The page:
Reid-Angle ad war turns sordid

The battle between Sen. Harry Reid and challenger Sharron Angle turned somewhat sordid today with the release of new advertisements in which the candidates trade sex-related charges.

Angle raised a new issue with a ad that accuses Reid of voting to spend "taxpayer dollars on Viagra for convicted child molesters and sex offenders."

A new Reid commercial, meanwhile, highlights an issue from the 1999 Nevada Legislature in which Angle voted against a bill to fund background checks of volunteers who assist nonprofit agencies that work with children.

"Sharron Angle voted to protect the privacy of sex offenders instead of the safety of our kids," Las Vegas family therapist Roberta VandeVoort says in the ad.

The advertisements probably come as little surprise to the campaigns, as the charges have been previewed through press releases they posted to their respective websites in recent weeks.

The "voting for Viagra" issue indeed was used earlier this year in a Republican ad against Sen. Patty Murray, D-Wash.

The provocative issue was raised in the Senate in March by Sen. Tom Coburn, R-Okla., as one of a number of Republican amendments to the health care reform bill designed to force Democrats to cast tough votes.

It aimed "to reduce the cost of providing federally funded prescription drugs by eliminating fraudulent payments and prohibiting coverage of Viagra for child molesters and rapists and for drugs intended to induce abortion."

The amendment directed the Secretary of Health and Human Service to establish a fraud prevention system that would include prohibiting Medicare and Medicaid from covering prescriptions to treat erectile dysfunction for people convicted of sexual assault.

Coburn said a 2005 study showed "800 convicted sex offenders in 14 states received Medicaid-funded prescription drugs for erectile dysfunction." He later released a report in which the Congressional Research Service said the new health law would not preclude sex criminals who are not incarcerated from qualifying for coverage.

"So we have convicted sex offenders, rapists, and child molesters who were taking Federal tax dollars and buying a drug so they can act again," Coburn said.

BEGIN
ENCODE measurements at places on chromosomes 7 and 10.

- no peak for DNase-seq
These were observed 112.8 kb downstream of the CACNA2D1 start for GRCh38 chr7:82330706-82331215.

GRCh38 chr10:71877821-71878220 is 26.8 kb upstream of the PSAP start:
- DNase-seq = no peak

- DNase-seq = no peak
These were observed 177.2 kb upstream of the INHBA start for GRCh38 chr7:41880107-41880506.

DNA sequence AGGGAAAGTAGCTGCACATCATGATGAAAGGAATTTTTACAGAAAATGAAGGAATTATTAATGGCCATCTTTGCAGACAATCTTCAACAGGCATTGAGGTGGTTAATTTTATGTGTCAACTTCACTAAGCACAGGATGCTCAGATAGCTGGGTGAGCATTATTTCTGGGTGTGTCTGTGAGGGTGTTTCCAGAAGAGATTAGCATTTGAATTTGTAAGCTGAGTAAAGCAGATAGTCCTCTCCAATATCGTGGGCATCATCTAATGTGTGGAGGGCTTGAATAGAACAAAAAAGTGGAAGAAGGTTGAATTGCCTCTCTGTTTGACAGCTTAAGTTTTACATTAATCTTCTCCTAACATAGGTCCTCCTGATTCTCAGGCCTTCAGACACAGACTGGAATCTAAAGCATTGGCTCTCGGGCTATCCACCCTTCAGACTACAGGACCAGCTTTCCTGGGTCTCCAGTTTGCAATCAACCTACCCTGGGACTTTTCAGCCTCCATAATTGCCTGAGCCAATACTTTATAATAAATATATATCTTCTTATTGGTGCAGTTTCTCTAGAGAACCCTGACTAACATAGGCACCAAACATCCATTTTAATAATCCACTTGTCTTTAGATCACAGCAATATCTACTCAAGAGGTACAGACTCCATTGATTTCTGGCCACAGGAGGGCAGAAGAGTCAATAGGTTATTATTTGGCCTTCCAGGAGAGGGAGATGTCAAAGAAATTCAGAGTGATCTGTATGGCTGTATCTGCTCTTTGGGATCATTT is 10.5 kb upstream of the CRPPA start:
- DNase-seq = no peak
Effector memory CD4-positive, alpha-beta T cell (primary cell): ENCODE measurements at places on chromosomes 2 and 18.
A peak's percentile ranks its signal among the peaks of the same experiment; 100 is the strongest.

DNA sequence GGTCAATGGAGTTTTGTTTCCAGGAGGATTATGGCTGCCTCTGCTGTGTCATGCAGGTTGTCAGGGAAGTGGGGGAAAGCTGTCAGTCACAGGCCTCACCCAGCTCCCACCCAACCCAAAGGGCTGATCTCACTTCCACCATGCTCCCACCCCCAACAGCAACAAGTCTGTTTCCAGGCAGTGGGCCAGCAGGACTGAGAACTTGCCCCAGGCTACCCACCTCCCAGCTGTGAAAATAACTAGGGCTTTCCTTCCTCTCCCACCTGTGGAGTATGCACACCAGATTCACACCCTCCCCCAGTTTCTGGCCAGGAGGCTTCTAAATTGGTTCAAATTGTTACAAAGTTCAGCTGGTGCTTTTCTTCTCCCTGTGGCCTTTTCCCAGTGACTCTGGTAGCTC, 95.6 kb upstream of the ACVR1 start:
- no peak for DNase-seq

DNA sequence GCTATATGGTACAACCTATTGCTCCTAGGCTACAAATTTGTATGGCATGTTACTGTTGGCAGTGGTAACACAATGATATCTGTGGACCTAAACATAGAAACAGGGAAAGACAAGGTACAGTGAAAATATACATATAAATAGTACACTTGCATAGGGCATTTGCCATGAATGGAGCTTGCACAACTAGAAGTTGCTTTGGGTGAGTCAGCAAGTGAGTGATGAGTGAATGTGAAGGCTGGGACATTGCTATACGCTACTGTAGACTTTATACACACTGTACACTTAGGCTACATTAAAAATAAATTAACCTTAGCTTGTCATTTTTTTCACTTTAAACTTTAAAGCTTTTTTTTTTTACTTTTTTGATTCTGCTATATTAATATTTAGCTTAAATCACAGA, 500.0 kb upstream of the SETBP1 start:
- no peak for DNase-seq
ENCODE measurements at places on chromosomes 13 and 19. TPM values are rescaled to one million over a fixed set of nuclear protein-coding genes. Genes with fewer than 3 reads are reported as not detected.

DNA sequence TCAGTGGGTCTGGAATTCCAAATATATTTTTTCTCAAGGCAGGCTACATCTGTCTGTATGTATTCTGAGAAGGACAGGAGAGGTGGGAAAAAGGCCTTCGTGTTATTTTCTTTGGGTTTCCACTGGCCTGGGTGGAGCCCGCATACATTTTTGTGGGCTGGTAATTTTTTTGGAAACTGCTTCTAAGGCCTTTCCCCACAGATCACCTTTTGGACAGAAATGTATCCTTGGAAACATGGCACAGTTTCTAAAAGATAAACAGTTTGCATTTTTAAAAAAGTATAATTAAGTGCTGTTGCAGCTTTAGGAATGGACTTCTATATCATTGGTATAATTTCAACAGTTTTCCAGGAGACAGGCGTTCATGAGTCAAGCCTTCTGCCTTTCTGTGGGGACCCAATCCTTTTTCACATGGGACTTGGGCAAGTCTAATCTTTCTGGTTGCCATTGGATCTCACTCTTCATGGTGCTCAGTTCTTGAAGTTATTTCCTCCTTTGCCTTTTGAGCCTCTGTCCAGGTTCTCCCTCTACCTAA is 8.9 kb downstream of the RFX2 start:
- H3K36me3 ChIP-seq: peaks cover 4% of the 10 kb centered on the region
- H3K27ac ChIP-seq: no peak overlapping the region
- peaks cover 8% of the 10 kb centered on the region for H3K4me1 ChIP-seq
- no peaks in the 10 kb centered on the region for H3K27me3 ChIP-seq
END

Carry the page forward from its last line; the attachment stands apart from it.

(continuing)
Democrats declared the amendment to be a poison pill. It "makes a mockery of the Senate, the debate and the American people." said Sen, Max Baucus, D-Mont. "It is not a serious amendment. It is a crass political stunt aimed at making 30-second commercials, not public policy."

Reid at a press conference said the Coburn amendment "isn’t serious."

The Coburn amendment was killed 57-42 in a largely party line vote. The votes to table came from Democrats, while two Democrats — Ben Nelson of Nebraska and Evan Bayh of Indiana — voted with Republicans in its favor.

The Reid campaign slammed the ad, saying it "is entirely bereft of facts, as documented by numerous independent fact-checkers and media outlets."

Meanwhile, Reid’s attack on Angle centered on her vote against a bill by Assemblyman Dennis Nolan in the 1999 Legislature to create a $200,000 fund of donations and possibly state contributions to cover the cost of checks requested by nonprofits to screen volunteers who work directly with children, according to minutes of the Assembly’s Judiciary Committee.

"Ms. Angle expressed concern with the possible invasion of privacy and liability issues included in the bill," the minutes stated. "She stated voluntary programs always stepped up to become mandatory and she did not want to see the state get involved with things of a first amendment nature."

The bill eventually passed the Assembly 40-2. Angle voted against it, along with Democrat Tom Collins. Reid spokesman Jon Summers said the Republican "should be ashamed for holding such an extreme position."

Angle’s campaign did not comment. Republican Party spokesman Jahan Wilcox stepped in to say said any inference that Angle, "a mother of two and grandmother of 10, supports sex offenders is not only false, it’s disgusting."

News Headlines
Local Spotlight
Add Event
Home Front Page Footer Listing
You May Like

You May Like